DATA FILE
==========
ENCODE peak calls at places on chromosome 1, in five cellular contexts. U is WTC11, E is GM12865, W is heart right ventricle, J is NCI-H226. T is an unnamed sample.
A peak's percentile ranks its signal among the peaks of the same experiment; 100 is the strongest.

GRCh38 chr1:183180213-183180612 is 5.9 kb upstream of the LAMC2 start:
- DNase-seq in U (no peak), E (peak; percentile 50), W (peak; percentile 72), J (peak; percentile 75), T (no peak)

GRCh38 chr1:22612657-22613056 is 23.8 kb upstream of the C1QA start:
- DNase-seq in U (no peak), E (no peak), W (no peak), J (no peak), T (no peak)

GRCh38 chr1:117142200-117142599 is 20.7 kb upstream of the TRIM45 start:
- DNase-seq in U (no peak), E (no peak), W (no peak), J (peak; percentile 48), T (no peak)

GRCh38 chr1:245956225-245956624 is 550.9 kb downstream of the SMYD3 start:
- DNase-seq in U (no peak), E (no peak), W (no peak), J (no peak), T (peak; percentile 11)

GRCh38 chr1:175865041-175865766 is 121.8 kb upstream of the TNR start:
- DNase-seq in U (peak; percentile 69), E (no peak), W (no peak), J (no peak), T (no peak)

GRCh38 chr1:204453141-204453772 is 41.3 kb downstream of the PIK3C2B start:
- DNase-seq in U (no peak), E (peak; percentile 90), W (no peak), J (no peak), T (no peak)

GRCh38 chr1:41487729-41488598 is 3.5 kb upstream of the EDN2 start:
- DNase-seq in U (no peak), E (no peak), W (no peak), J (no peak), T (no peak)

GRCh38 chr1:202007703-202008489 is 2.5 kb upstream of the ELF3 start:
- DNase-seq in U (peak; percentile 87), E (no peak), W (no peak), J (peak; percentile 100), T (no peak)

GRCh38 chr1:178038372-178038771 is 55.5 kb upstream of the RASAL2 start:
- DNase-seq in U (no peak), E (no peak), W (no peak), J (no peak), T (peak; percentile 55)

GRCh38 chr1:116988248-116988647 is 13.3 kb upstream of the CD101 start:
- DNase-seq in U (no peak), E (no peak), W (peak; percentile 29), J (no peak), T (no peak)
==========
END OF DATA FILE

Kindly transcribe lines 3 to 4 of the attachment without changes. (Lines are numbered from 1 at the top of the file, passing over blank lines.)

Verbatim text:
GRCh38 chr1:183180213-183180612 is 5.9 kb upstream of the LAMC2 start:
- DNase-seq in U (no peak), E (peak; percentile 50), W (peak; percentile 72), J (peak; percentile 75), T (no peak)